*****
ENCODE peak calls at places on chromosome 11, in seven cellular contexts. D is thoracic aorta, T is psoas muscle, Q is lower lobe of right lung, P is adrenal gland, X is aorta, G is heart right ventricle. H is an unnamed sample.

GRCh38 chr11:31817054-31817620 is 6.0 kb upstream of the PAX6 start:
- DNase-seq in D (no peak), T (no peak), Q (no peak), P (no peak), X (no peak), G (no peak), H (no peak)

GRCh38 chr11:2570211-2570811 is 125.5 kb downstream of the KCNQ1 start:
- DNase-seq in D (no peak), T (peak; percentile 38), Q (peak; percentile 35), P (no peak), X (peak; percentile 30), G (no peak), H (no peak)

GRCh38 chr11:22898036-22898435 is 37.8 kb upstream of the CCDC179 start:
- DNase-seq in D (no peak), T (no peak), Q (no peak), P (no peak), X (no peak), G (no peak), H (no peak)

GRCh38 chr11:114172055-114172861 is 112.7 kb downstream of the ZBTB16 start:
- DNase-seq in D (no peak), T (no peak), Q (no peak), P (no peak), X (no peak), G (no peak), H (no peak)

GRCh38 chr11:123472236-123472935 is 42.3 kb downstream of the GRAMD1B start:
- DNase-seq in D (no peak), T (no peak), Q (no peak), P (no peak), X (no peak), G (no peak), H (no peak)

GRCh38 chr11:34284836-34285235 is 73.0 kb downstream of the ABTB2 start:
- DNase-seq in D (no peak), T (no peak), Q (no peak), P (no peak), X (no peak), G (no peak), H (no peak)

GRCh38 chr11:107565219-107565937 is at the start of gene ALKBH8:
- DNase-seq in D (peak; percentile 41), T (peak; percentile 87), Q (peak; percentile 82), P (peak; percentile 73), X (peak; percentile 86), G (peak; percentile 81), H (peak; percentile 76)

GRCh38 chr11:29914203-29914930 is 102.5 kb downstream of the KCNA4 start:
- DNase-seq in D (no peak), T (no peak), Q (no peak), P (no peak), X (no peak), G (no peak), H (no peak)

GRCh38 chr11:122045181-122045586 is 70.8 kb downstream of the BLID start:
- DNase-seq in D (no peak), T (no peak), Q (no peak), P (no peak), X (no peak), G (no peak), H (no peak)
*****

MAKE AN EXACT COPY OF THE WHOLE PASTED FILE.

ENCODE peak calls at places on chromosome 11, in seven cellular contexts. D is thoracic aorta, T is psoas muscle, Q is lower lobe of right lung, P is adrenal gland, X is aorta, G is heart right ventricle. H is an unnamed sample.

GRCh38 chr11:31817054-31817620 is 6.0 kb upstream of the PAX6 start:
- DNase-seq in D (no peak), T (no peak), Q (no peak), P (no peak), X (no peak), G (no peak), H (no peak)

GRCh38 chr11:2570211-2570811 is 125.5 kb downstream of the KCNQ1 start:
- DNase-seq in D (no peak), T (peak; percentile 38), Q (peak; percentile 35), P (no peak), X (peak; percentile 30), G (no peak), H (no peak)

GRCh38 chr11:22898036-22898435 is 37.8 kb upstream of the CCDC179 start:
- DNase-seq in D (no peak), T (no peak), Q (no peak), P (no peak), X (no peak), G (no peak), H (no peak)

GRCh38 chr11:114172055-114172861 is 112.7 kb downstream of the ZBTB16 start:
- DNase-seq in D (no peak), T (no peak), Q (no peak), P (no peak), X (no peak), G (no peak), H (no peak)

GRCh38 chr11:123472236-123472935 is 42.3 kb downstream of the GRAMD1B start:
- DNase-seq in D (no peak), T (no peak), Q (no peak), P (no peak), X (no peak), G (no peak), H (no peak)

GRCh38 chr11:34284836-34285235 is 73.0 kb downstream of the ABTB2 start:
- DNase-seq in D (no peak), T (no peak), Q (no peak), P (no peak), X (no peak), G (no peak), H (no peak)

GRCh38 chr11:107565219-107565937 is at the start of gene ALKBH8:
- DNase-seq in D (peak; percentile 41), T (peak; percentile 87), Q (peak; percentile 82), P (peak; percentile 73), X (peak; percentile 86), G (peak; percentile 81), H (peak; percentile 76)

GRCh38 chr11:29914203-29914930 is 102.5 kb downstream of the KCNA4 start:
- DNase-seq in D (no peak), T (no peak), Q (no peak), P (no peak), X (no peak), G (no peak), H (no peak)

GRCh38 chr11:122045181-122045586 is 70.8 kb downstream of the BLID start:
- DNase-seq in D (no peak), T (no peak), Q (no peak), P (no peak), X (no peak), G (no peak), H (no peak)